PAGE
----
So many of us admired Joan Rivers for so many reasons. She was the first woman to have her own talk show; she was the first “permanent guest host” of The Tonight Show with Johnny Carson. She survived a difficult marriage and her husband’s suicide; she made multiple comebacks, and she was really, really funny.
There is something missing from that list, though, that we have learned more about since her death in September. It should not surprise anyone that Joan Rivers was also a savvy businesswoman, and she put her business sense to work when she wrote her estate plan.
News outlets have reported that Joan’s only child, Melissa, was the sole heir or the primary heir of Joan’s estate. That turns out not to be the case. While her will, filed in New York in December, appointed executors for her estate, a pour-over clause names a living trust as the sole recipient of the comedienne’s assets.
Remember, trusts are extremely flexible estate planning tools — there is more to any trust than an estate tax benefit. Joan apparently amended or rewrote the trust document several times over the years. She was determined, it seems, to see that the provisions of the trust reflect her own priorities.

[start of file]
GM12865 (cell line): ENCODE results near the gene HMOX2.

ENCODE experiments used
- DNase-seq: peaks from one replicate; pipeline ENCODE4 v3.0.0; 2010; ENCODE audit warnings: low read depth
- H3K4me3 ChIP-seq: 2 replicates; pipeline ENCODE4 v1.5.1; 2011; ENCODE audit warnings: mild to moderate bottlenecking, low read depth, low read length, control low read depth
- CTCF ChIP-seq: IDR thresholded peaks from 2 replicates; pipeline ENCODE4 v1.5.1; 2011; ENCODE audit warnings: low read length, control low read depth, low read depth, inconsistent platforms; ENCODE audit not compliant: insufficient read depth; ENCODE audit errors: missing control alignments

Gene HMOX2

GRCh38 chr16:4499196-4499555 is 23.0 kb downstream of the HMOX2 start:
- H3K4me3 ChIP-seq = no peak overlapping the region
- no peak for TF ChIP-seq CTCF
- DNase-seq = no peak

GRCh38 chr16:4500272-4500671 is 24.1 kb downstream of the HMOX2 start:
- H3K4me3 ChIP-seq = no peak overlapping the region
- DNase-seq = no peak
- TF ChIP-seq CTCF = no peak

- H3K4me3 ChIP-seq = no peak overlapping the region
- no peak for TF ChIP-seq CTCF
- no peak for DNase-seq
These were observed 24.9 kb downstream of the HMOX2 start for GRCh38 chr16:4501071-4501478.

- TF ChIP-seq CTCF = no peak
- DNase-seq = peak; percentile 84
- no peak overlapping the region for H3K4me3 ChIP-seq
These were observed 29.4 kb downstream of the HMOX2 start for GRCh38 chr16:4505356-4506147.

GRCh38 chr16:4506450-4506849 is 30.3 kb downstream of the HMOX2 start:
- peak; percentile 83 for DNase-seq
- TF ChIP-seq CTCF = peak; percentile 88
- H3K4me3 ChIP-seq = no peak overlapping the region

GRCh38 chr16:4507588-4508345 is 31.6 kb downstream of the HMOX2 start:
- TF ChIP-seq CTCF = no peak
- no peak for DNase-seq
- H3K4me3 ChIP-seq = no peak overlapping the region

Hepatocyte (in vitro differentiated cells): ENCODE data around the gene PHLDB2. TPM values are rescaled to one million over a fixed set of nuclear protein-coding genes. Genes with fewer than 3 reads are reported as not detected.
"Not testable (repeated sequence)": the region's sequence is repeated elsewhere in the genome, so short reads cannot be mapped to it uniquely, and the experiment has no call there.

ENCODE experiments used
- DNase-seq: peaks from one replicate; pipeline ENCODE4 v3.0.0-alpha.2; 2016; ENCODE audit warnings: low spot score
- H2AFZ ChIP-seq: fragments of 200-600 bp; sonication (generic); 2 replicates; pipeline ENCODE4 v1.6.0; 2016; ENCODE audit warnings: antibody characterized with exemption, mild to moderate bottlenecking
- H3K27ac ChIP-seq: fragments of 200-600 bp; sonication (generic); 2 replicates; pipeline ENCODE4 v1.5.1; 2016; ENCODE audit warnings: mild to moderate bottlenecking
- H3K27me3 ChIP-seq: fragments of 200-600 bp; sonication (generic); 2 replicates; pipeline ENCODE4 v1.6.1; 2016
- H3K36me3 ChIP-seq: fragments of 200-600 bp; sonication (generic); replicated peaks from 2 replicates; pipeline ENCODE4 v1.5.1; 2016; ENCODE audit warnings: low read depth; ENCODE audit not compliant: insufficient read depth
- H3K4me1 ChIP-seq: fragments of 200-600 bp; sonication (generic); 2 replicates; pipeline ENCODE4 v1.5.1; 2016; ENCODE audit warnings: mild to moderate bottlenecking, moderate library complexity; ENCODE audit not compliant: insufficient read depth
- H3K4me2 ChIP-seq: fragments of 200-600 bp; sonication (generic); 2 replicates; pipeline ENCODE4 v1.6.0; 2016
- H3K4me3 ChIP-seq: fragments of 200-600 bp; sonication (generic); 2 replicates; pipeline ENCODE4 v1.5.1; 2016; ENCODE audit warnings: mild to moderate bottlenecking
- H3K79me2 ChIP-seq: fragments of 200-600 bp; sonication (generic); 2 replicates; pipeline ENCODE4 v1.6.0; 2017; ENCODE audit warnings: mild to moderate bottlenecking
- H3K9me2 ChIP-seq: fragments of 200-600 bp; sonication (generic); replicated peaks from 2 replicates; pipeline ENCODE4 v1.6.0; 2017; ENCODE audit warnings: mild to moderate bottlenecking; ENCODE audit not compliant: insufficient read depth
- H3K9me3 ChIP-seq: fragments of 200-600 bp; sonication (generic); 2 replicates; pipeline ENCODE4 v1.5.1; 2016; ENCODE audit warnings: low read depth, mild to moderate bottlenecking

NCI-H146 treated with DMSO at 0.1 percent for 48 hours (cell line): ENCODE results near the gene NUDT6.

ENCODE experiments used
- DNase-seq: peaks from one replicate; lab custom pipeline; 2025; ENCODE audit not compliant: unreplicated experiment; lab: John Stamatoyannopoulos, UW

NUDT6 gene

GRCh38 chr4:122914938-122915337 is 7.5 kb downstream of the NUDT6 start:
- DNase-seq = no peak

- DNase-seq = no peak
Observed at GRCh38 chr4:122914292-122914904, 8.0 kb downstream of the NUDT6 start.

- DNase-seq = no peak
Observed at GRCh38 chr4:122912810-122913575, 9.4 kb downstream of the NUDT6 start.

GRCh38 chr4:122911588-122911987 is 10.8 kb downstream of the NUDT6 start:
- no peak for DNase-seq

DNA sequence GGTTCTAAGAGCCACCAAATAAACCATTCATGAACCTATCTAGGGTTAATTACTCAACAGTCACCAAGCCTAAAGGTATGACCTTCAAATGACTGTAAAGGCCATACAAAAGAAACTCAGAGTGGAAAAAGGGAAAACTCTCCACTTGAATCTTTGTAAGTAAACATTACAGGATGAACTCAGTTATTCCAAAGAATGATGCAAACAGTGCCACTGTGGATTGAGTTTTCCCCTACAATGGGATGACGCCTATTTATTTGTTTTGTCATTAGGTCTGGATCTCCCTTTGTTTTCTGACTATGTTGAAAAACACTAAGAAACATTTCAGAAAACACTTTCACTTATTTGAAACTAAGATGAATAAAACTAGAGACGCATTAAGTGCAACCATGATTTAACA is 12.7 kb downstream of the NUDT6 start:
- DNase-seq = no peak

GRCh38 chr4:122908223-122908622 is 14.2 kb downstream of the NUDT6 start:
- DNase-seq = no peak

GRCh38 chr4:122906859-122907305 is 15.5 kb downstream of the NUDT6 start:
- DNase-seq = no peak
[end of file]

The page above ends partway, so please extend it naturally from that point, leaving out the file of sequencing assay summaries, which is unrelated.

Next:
And, as honest and open as she was about her personal life, Joan may have wanted to protect her privacy, to spare her family and friends the inevitable media scrutiny and speculation. While wills are open to the public, trust documents are not.
Joan took another unusual step in her estate plan: She stated that she was a resident of New York, and she added that her domicile was in California. Probate law generally doesn’t allow testators to be in two places at once. In Joan’s case, though, she specifically stated that the probate laws of New York would apply unless she was living in California at the time of her death.
The difference between a domicile and a residence is important. You may have multiple residences — you may have a house in Bryn Mawr, a farm in Lancaster County and a in Cape May. Your domicile, however, is your home base, the community you belong to, where you expect to spend your retirement years.
Joan Rivers died before she had a chance to return home. She was 81.
Trial & Heirs, “Joan Rivers Protected Her Family With Good Estate Planning,” Danielle and Andrew Mayoras, Dec. 11, 2014
Investment News, “Joan Rivers’ estate planning gambit: A New York state of residence,” Darla Mercado, Dec. 11, 2014